A small group of Paihia residents, the Foreshore For Sure Letter Writers, is working hard to put an end to the violence that has plagued their town, specifically in Kings Rd.

"It has gone on for too long," spokesman Don Mandeno said, reaching the point where violently assaulting innocent people, generally tourists, had become a sport.

His group's immediate goals were to raise funds, from within Paihia and via grants, for a professional security patrol to be trialled for six months starting on September 30 (although given progress so far that might not be achievable), improvement of the existing security camera system and the installation of more cameras.

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Meanwhile, a man whose brother and a friend were violently assaulted from behind, without warning or provocation, in the early hours of August 12 has appealed directly to mayor John Carter to take action.

As his brother, who was unconscious for more than 30 minutes, lay on the ground, "lifeless and defenceless", he was kicked in the face with such force that his nose was torn open. Bones were broken, and he was left almost unrecognisable.

"Meanwhile, a group of aggressive thugs stood nearby, trying to instigate further violence for their sport, undeterred by the presence of a lone police officer. Cowardly attacks have become their go-to Saturday night entertainment," he added.

"Bystanders who assisted assumed they were dealing with a dead body. On any other occasion, that could easily have been the case.

"We are incredibly fortunate ... survived this attack, but are devastated to know his life has been altered immeasurably."

Not yet able to return to work, he had spent several nights in hospital suffering a major infection, recurring headaches, fatigue and debilitating pain. He had undergone numerous scans and had his face reconstructed (twice). Potentially massive injuries to his brain would not be known for years to come, and he was unlikely ever to play rugby again.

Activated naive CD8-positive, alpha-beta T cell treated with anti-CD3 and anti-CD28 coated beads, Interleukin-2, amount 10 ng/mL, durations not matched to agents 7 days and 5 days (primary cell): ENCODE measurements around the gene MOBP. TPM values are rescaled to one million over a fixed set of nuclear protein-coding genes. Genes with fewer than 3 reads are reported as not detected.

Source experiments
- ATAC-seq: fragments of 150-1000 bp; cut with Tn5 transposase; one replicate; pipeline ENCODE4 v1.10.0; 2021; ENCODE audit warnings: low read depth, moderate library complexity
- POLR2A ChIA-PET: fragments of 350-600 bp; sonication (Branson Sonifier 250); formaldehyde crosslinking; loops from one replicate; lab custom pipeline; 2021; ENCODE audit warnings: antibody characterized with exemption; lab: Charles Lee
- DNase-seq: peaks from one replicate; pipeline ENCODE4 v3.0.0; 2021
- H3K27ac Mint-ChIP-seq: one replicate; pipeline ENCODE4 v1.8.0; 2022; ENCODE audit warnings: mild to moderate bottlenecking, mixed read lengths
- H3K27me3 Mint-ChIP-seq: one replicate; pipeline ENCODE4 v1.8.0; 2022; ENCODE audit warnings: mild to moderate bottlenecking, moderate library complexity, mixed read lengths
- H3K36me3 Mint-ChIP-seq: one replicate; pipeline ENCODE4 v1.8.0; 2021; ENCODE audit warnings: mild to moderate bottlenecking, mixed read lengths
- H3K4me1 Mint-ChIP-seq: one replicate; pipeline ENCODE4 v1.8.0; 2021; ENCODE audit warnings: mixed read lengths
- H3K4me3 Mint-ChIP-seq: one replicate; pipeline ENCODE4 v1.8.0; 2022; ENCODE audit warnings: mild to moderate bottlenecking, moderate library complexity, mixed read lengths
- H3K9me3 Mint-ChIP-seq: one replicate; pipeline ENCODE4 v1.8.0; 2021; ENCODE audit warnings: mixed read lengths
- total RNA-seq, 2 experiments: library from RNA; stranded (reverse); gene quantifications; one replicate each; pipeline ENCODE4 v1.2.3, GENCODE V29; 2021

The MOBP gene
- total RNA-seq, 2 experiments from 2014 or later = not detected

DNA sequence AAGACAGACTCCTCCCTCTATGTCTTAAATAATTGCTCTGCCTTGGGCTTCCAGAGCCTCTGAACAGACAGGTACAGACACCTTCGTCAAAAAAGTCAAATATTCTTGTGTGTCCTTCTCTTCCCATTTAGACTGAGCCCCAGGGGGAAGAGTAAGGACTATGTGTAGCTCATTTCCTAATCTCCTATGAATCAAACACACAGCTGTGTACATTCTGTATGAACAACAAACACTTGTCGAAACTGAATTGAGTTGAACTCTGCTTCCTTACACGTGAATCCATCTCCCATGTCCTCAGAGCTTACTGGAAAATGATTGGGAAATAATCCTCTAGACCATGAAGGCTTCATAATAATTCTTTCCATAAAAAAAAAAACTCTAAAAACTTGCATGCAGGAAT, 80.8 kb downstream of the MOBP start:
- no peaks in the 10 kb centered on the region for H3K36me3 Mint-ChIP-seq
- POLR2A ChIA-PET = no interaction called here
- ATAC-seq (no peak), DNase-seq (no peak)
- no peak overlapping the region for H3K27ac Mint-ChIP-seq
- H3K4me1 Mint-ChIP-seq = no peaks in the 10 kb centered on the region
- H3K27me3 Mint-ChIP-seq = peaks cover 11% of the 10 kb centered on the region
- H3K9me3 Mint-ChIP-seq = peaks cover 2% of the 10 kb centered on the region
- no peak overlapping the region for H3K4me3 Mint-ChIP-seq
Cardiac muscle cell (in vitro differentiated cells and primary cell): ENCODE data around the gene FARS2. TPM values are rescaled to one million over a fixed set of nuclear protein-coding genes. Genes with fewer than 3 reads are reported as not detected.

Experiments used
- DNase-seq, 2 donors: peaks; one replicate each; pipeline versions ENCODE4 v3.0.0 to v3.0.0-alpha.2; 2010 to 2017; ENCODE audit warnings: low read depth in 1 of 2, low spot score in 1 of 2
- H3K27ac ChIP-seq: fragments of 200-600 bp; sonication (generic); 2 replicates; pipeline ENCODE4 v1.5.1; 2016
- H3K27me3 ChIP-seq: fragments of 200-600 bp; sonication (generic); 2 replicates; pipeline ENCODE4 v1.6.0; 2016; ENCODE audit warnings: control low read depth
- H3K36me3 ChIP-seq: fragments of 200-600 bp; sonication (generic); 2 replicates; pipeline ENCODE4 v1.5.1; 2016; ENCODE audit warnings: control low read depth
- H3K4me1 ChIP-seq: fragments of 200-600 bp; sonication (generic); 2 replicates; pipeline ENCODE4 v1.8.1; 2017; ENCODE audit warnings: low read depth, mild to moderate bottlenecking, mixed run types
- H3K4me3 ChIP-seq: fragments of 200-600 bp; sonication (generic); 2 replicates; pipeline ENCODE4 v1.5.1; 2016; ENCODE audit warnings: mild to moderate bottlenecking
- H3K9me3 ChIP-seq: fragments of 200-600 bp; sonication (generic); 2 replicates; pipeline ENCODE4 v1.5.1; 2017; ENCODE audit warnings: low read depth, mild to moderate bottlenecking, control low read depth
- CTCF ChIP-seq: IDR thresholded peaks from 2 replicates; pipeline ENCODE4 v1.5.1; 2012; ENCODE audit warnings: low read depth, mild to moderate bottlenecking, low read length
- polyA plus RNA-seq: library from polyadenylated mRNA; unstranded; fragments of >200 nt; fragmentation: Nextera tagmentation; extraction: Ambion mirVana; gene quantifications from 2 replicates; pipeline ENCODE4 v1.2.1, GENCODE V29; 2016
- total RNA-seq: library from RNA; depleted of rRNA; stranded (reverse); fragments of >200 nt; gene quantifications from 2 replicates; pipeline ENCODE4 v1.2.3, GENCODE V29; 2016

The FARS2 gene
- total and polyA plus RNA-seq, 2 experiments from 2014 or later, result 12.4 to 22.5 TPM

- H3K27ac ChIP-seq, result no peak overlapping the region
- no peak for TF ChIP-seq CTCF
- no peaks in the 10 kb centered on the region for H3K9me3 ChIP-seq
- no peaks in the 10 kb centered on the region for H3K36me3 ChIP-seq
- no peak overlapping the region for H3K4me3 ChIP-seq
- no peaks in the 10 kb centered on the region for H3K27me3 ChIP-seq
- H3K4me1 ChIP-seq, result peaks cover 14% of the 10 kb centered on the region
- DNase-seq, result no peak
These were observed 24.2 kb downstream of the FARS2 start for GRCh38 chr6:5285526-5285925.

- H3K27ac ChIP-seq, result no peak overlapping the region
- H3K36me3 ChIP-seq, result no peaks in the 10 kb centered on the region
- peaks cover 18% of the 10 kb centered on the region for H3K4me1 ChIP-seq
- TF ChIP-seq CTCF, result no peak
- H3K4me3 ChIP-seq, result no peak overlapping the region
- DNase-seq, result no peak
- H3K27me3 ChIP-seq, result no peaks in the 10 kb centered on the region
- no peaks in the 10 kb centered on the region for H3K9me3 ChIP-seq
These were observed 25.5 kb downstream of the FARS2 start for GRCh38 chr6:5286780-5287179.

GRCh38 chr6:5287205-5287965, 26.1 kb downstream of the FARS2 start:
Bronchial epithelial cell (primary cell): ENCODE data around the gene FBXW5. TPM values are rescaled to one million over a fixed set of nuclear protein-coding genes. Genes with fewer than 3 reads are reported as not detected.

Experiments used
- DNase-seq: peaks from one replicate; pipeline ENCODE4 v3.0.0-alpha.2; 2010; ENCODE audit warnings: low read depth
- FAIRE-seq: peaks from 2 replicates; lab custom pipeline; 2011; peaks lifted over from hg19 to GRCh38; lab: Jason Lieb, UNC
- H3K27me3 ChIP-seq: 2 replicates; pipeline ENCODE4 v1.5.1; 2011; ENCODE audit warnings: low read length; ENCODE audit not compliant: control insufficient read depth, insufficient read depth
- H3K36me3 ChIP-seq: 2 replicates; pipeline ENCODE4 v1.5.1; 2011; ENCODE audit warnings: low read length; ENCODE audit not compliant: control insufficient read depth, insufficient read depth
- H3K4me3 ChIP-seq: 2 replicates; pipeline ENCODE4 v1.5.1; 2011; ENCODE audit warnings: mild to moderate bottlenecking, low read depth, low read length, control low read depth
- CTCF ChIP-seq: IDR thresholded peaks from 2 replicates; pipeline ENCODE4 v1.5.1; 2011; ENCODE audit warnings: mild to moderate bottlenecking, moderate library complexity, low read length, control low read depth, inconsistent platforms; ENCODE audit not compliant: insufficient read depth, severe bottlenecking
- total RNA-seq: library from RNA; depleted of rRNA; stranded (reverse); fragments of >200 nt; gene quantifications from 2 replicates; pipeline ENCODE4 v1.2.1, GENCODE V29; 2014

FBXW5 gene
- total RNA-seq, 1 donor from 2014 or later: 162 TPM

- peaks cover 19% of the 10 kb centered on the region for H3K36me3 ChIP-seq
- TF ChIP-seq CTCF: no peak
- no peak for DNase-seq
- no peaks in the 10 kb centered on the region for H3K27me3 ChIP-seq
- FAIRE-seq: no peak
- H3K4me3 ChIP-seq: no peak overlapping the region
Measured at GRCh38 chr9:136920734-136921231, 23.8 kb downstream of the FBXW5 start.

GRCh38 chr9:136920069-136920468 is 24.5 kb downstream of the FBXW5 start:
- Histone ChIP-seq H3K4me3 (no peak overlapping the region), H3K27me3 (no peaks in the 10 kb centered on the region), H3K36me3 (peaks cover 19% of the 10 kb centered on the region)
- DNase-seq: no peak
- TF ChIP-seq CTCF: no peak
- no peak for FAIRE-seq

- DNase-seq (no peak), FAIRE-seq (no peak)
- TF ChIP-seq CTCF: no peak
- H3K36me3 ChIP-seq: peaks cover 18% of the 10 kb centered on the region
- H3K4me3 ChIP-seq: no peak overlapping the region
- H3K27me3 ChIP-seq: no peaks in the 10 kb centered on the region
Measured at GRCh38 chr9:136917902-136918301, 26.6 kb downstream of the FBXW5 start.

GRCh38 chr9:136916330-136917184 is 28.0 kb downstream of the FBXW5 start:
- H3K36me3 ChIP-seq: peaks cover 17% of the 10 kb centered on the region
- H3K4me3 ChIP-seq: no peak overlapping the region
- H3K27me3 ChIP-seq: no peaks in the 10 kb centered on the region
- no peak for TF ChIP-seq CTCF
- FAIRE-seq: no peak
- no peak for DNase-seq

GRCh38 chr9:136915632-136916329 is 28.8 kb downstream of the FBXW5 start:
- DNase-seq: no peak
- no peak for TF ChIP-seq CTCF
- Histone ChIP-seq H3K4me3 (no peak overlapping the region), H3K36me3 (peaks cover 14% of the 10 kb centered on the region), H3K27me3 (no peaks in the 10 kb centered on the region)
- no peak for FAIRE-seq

"Unfortunately, this gruesome scene is not a one-off example, but has played out countless times in Paihia in recent years. Unchecked, this type of violent behaviour will continue to become habituated in this community. This should be of great concern for the future prosperity of Paihia, the Bay of Islands and the Far North as a destination for visitors," the victim's brother continued.

"Tourists researching the Far North now find countless online reviews and news articles from different incidents which read so similarly, it's almost as though they have been cut and pasted. Given the rate at which these assaults keep happening, it's only a matter of time before we are all asking what could have been done to save a life.

"How does this keep happening? Locals appear to know Kings Rd is a dangerous place after dark and should be avoided — so why is it such a mystery to those who are expected to help keep our communities safe?

"Why isn't more being done to prevent this from happening? Limited resources? An ounce of prevention could have saved countless hours invested by ambulance staff, police officers, hospital staff, nurses and surgeons, who are left to pick up the pieces from this one incident."

Mr Mandeno said Paihia needed no persuading that the violence was unacceptable, and could have hugely damaging long-term ramifications. He had hope that things might change, however, and soon.

"It seems at long last that the council, the politicians, the police and the community are all on board," he said. "This really does have to stop, and while patrols and cameras might not be the total answer they will be a very good start. What we need is support from the people who can help make them happen."